The results for McPC603 and HyHEL-5 are described in Tables and . The Phase 2 root-mean-square (rms) deviations are given with respect to the crystal structures. The Phase 3 rms deviations are given with respect to DREIDING reference structures, in order to reduce the effects of the choice of forcefield. The DREIDING reference structures were created by minimizing the loop conformations from the crystal structure while holding the framework atoms fixed. For all cases, hydrogen atoms were not included in the determination of rms deviations.
Results were consistently good for small and medium-sized loops (4-6 residues), with the exception of the H1 loop of HyHEL-5. For this loop, 17 of the top 25 loops from Phase 2 had C rms deviations of less than 1.5 Å, but the best loop had a deviation of 2.48 Å. It is possible that increasing the sophistication of the energy term, such as including terms for surface area or solvation, could improve the selection of more native-like conformations. As noted in other studies, the energy from vacuum calculations correlates only modestly with improved fit to the crystal structure. For example, the bests C fits from the 1000 loops generated in Phase 1 are listed in Table , clearly indicating that better loops were sampled. Nevertheless, the vacuum calculations used here did quite well for most of the medium sized loops, with C deviations ranging from 0.27 Å for H3 of HyHEL-5 to 1.75 Å for L3 of HyHEL-5. It is important to note that the backbone conformations of the two H3 loops were modeled quite well, since these loops cannot be modeled using canonical structures. Modeling of the L3 loop of McPC603 was very successful, not only in that the rms deviations were low, but that the cis peptide bond of Pro 101 was accurately predicted. Likewise, the trans peptide bond of the homologous Pro 94 of HyHEL-5 was predicted, as well. On the other hand, the large L1 and H2 loops of McPC603 were modeled poorly in comparison to the shorter loops. The conformational space of these loops is so large that even 1000 trial structures is probably too small a number for adequate sampling. Modeling loops greater than 10 residues in length is probably beyond the capabilities of both database and conformation-searching algorithms, the former because of the lack of example conformations meeting the necessary criteria and the latter because the huge conformational space cannot be adequately searched in a short period of time. Generally, the calculations here took two hours per loop. One hour was required to generate the 1000 loop conformations and one hour was required to optimize the sidechain conformations of the 100 initial conformations in Phase 2.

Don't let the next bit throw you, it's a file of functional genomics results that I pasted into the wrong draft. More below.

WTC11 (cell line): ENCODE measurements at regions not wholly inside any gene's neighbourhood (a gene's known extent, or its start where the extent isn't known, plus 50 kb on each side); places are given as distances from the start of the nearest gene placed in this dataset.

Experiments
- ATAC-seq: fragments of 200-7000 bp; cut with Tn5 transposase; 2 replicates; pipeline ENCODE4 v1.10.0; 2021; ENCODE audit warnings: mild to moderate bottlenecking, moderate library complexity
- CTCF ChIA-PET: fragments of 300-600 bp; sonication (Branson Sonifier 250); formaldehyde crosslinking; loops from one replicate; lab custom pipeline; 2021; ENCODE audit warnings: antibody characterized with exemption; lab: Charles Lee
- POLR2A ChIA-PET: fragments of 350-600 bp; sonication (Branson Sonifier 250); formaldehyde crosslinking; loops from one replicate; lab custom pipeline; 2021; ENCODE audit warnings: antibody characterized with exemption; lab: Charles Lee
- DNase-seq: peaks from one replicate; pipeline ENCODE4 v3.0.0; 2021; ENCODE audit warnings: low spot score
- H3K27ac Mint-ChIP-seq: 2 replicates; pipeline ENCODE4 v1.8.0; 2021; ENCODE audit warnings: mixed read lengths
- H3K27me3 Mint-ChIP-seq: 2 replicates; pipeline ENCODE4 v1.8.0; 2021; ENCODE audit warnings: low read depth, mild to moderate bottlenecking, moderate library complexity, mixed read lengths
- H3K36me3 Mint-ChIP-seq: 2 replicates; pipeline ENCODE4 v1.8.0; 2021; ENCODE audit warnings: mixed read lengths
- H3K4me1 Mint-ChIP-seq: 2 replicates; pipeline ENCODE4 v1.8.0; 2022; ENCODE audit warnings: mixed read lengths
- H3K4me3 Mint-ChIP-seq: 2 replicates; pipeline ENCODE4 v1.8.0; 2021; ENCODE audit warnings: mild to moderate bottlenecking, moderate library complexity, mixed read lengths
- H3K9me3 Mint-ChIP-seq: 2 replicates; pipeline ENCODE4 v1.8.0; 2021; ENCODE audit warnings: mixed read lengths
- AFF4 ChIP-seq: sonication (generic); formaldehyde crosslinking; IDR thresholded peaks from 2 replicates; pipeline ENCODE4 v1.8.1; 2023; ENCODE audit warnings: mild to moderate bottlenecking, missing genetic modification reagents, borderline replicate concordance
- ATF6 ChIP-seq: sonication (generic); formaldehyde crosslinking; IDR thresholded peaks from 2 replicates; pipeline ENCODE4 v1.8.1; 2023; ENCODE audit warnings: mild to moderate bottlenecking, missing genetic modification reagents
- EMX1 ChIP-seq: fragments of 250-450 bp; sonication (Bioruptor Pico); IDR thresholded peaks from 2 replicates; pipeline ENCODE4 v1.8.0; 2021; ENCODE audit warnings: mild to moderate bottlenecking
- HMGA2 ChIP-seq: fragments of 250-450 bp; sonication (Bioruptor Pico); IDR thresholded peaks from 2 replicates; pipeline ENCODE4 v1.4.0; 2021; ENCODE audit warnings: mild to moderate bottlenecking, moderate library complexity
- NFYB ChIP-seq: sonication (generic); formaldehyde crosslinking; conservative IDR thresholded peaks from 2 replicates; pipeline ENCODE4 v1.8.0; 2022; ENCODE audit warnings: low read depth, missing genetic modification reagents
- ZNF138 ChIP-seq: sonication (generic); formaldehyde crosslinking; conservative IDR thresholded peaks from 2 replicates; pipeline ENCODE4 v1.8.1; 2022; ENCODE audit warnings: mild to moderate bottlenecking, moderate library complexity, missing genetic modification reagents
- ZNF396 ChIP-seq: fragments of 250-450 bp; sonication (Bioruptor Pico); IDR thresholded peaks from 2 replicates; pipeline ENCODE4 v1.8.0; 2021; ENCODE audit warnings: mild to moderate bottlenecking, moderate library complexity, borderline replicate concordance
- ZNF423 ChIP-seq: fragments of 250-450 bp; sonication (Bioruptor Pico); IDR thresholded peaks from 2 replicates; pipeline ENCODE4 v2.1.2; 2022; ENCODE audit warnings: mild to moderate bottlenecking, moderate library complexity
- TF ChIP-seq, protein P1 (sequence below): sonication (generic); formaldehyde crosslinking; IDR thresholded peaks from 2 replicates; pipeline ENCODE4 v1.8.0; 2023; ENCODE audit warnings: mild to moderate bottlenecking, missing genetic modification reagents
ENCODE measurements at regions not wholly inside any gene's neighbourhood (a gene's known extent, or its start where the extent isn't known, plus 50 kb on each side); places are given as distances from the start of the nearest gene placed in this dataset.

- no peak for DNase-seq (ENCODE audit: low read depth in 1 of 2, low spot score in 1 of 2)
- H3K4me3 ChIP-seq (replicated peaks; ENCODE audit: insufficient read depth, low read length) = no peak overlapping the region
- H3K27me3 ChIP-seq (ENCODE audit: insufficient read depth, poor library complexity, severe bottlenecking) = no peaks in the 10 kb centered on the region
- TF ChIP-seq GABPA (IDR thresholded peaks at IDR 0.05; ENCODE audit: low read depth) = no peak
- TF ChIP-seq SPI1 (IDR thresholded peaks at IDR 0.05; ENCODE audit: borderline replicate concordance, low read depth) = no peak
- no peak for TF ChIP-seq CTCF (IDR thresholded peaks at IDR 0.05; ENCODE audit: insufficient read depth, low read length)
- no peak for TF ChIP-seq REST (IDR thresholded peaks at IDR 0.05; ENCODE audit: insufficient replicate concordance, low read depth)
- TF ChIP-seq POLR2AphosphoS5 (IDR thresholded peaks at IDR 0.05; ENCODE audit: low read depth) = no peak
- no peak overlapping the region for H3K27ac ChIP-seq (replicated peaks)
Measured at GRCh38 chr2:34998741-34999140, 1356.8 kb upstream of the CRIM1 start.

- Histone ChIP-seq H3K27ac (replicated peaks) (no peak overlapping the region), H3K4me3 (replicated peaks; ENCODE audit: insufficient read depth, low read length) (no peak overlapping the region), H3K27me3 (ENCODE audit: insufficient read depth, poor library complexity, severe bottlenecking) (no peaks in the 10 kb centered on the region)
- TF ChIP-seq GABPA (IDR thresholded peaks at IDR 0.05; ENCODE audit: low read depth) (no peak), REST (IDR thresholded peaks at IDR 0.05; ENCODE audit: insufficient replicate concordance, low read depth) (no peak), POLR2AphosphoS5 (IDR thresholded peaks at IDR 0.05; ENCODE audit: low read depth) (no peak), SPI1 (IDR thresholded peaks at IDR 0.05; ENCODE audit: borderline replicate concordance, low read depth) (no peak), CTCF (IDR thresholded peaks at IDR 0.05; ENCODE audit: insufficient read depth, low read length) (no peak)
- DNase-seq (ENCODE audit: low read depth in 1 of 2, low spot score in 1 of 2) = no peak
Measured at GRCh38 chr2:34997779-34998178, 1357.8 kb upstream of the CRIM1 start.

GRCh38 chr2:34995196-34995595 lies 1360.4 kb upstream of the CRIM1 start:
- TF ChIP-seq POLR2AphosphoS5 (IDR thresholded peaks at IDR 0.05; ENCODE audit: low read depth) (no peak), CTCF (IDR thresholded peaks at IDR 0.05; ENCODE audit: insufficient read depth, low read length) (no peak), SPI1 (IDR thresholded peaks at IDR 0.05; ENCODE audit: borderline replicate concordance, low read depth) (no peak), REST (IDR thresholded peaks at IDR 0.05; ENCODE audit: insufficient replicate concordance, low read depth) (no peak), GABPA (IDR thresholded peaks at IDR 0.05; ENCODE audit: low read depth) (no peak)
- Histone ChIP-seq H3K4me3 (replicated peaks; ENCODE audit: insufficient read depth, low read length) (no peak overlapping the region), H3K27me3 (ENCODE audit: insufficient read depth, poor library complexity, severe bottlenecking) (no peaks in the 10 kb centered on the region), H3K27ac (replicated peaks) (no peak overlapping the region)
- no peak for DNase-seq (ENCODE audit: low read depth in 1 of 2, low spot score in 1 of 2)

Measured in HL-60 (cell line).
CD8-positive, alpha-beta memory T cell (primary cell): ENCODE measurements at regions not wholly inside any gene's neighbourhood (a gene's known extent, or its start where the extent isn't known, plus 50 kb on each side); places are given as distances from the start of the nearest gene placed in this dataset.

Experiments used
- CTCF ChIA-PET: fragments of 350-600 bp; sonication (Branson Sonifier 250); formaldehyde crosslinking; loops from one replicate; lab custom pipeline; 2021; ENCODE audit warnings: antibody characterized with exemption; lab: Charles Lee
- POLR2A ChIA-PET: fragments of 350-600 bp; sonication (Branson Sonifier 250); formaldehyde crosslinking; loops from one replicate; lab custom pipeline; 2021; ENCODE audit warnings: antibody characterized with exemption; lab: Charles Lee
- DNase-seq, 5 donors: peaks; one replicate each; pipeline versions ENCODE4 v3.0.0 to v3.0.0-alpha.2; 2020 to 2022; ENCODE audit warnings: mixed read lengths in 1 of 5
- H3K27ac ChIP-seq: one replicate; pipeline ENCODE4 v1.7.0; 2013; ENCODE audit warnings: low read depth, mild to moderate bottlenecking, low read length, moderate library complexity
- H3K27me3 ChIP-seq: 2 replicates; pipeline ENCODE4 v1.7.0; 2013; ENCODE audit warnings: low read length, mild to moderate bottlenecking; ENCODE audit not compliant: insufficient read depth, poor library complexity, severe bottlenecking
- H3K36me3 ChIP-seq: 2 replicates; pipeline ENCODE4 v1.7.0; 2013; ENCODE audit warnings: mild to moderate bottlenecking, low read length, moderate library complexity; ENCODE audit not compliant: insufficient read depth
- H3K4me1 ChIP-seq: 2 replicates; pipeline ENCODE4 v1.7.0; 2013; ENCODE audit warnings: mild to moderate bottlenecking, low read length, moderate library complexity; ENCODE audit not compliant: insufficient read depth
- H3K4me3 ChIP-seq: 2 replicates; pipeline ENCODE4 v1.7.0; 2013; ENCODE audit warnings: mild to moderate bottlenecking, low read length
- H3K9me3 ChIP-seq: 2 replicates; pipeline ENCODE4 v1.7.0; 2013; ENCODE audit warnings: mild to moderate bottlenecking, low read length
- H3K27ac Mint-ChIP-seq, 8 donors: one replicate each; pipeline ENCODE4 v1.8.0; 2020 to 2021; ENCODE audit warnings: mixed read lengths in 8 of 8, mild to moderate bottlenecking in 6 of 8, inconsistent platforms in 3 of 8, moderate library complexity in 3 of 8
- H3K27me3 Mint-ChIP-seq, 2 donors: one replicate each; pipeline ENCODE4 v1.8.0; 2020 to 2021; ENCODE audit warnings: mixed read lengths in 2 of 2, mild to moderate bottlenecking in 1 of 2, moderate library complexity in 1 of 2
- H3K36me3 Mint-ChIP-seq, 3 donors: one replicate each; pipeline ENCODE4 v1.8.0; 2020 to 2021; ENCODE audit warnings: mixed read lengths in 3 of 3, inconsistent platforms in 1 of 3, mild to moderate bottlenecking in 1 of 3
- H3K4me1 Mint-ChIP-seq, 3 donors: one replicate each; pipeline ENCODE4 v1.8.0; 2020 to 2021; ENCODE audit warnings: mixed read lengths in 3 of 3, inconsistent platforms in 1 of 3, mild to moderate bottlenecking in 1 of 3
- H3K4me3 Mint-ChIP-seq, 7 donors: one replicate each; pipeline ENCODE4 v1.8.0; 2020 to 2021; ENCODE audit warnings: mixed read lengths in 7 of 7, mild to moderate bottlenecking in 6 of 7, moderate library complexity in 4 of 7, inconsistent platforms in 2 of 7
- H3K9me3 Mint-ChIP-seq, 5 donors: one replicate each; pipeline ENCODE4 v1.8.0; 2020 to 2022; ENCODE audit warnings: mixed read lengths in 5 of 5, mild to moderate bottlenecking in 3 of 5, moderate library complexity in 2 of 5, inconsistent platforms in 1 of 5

The C traces of the modeled and actual loops for HyHEL-5 and McPC603 are shown in Figures and . The loops are shown in the same face-on view of the antigen-binding site as used in Figure . The excellent fits of the predicted loops for H3, L1, and L2 of HyHEL-5 and H1, L2, and L3 of McPC603 are very apparent, even in the simple C trace pictures. More detail can be seen in Figures and , which show the entire backbone conformations of the model and actual loops in views perpendicular to the plane of the loops. The large errors in the backbone conformations of the L1 and H2 loops of McPC603 would prevent an adequate model of the antigen-binding pocket from being predicted, if this were a blind test where the conformation of the loops was unknown. L1 and H2 are both involved in binding the phosphocholine hapten co-crystallized with the McPC603 Fab in the PDB structure 2MCP, so better modeling would be required to understand this interaction if no crystal structure were available. In contrast, the predicted backbone conformations of the HyHEL-5 loops may be sufficient to understand its binding to lysozyme. Sidechain modeling would still require improvement. This may be possible with concurrent optimization of the sidechain loops. Currently, the Phase 2 simulations are done on each individual loop, without the other loops present. Simulations run with all six loops present should improve the sidechain packing in the binding site model.
The results are quite comparable to the results of Bruccoleri et al., who used a more brute-force conformational search algorithm for constructing possible loop structures and included surface area calculations in a variety of ways to choose particular loop conformations to use. That study predicted the HyHEL-5 loops to an rms deviation of 2.6 Å for all atoms and 1.4 Å for backbone atoms, compared to our results 2.73 Å and 1.74 Å, respectively. Our results for McPC603 were not as good, since the two large loops were modeled less successfully. Nevertheless, the results for the other four loops are quite good. The results from various methods are shown in Table . The PGMC method reported here, produces results similar to those of the published packages, despite being a highly generalized method, which does not require the loops being modeled to have any relationship to loops of known conformations, and without having taken into account any solvent effects. The method described here does not require any user input once the initial conformation and the sequence to be changed has been specified.